The accolades for Myrtle Beach have been rolling in as the busy summer tourism season approaches, with the destination accumulating nods for its affordability, family offerings and overall appeal.
One of the most significant shoutouts came from travel website TripAdvisor, which declared Myrtle Beach the top destination this summer based on TripAdvisor search data for June 1-Aug. 31.
Myrtle Beach ranked above powerhouse destinations Las Vegas (No. 2) and New York City (No. 3). The rest of the top 10: Destin, Fla.; Ocean City, Md.; Orlando, Fla.; Virginia Beach, Va.; San Francisco, Calif.; San Diego, Calif.; and Key West, Fla.
Myrtle Beach also topped GoBankingRates.com’s list as the most popular and affordable travel destination in the United States. The financial website cited low costs for flights at Myrtle Beach International Airport – average roundtrip ticket is $234.57 according to CheapOair – and the area’s range of lodging and restaurant options, as well as things to do for less than $30 a person.
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“For travelers on a tight budget, Myrtle Beach often has free summer festivals and events, concerts, fireworks and movie screenings, as well as free entry to a wildlife exhibit and art museum,” GoBankingRates wrote.
Charlotte was the only other Carolina city to make GoBankingRates top 25.
Myrtle Beach also was recognized as one of the 10 best beaches for families this year by website FamilyVacationCritic.com and last month was mentioned on NBC’s “Today” show as one of Budget Travel’s five “Stylish Steals” for vacation. Darley Newman, a contributing editor for Budget Travel who grew up in Myrtle Beach, said the magazine’s choices centered on destinations where travelers could enjoy stays for less than $100 a day.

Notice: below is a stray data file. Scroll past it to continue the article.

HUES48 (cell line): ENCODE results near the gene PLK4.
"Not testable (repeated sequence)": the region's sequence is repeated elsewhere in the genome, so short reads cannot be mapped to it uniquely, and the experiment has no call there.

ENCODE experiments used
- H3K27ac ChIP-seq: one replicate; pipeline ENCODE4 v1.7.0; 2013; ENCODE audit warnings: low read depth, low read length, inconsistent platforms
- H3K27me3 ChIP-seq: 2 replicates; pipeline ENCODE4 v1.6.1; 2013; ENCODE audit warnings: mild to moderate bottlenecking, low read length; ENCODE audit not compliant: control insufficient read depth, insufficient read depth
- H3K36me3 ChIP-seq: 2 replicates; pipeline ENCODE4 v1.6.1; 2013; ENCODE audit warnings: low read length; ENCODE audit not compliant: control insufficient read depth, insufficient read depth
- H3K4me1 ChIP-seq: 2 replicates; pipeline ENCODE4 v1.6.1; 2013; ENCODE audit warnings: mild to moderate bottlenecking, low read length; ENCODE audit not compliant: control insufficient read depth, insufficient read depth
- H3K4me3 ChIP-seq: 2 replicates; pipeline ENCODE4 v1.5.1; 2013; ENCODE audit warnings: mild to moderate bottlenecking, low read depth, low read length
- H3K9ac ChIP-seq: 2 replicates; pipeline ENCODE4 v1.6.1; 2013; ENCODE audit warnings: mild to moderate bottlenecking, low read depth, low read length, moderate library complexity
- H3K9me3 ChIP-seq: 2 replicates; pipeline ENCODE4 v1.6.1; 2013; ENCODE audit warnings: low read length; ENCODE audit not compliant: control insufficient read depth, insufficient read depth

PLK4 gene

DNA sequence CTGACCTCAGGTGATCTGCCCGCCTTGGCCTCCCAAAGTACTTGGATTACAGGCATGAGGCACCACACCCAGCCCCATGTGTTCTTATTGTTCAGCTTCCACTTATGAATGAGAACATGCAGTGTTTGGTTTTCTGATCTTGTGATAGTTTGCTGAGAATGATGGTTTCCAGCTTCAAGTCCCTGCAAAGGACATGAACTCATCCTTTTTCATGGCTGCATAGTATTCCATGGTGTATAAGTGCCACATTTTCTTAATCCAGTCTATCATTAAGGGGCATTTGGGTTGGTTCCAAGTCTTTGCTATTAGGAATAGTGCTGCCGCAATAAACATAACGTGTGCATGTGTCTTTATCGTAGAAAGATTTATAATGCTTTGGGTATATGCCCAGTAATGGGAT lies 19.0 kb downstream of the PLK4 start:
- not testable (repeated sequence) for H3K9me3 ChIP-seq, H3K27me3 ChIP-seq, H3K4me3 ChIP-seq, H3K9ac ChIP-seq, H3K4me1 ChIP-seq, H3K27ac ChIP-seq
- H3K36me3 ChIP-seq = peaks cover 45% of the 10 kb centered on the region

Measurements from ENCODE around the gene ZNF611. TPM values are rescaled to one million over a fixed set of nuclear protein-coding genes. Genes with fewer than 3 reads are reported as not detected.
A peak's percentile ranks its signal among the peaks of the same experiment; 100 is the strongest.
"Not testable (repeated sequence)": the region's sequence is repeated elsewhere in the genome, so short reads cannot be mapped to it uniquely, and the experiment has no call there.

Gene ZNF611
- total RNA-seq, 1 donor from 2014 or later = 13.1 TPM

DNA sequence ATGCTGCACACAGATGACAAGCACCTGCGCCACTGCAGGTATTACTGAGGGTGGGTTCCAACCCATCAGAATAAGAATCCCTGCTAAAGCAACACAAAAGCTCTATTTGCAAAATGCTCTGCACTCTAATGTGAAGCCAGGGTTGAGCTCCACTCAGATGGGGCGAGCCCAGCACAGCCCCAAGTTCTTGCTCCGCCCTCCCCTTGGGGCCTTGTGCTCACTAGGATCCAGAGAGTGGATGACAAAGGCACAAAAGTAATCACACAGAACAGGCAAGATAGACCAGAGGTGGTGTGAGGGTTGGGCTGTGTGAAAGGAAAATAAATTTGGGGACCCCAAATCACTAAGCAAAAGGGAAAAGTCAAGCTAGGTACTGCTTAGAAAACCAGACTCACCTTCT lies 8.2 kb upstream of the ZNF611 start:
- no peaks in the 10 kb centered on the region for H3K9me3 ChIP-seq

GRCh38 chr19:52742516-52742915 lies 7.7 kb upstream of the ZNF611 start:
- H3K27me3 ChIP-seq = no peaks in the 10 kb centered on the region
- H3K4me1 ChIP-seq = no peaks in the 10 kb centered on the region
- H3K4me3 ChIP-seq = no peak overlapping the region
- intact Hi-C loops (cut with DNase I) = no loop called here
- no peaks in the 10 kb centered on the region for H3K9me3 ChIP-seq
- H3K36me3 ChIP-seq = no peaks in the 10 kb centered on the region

No word yet on how Myrtle Beach’s inclusion on these lists might lure travelers, but it shows that the area’s name recognition nationally is growing, said Brad Dean, president of the Myrtle Beach Area Chamber of Commerce.
“The various accolades are a good indicator that the Grand Strand is growing in popularity and national prominence,” he said. “While paid advertising is essential to growing tourism, third party endorsements and accolades help differentiate the destination and boost consumer appeal.”
SkyWheel plans in Virginia on hold
A SkyWheel similar to the one in Myrtle Beach won’t be opening any time soon in Virginia Beach, Va.
Koch Development, which built the SkyWheel in Myrtle Beach on the oceanfront near Mr. Joe White Avenue, asked Virginia Beach, Va., to defer its permit application after concerns surfaced about the location, according to reports on PilotOnline.com, the website of The Virginian-Pilot.
The City Council had been scheduled to vote on it this Tuesday.
Some city officials said the 200-foot SkyWheel would be a good fit for the oceanfront, but several had concerns about the specific lot being too small to accommodate the wheel and too close to an adjacent hotel, with the hotelier concerned that riders would be able to see into the rooms and that the wheel’s lights would bother guests, The Virginian-Pilot reported.
In Myrtle Beach, city and business leaders heralded the SkyWheel’s arrival three years ago, along with the Jimmy Buffett’s LandShark Bar & Grill, which also was part of the $12 million project.
Myrtle Beach leaders have said the SkyWheel, which stands 187-feet tall and has changed the beach’s skyline, has lured new visitors to the oceanfront area.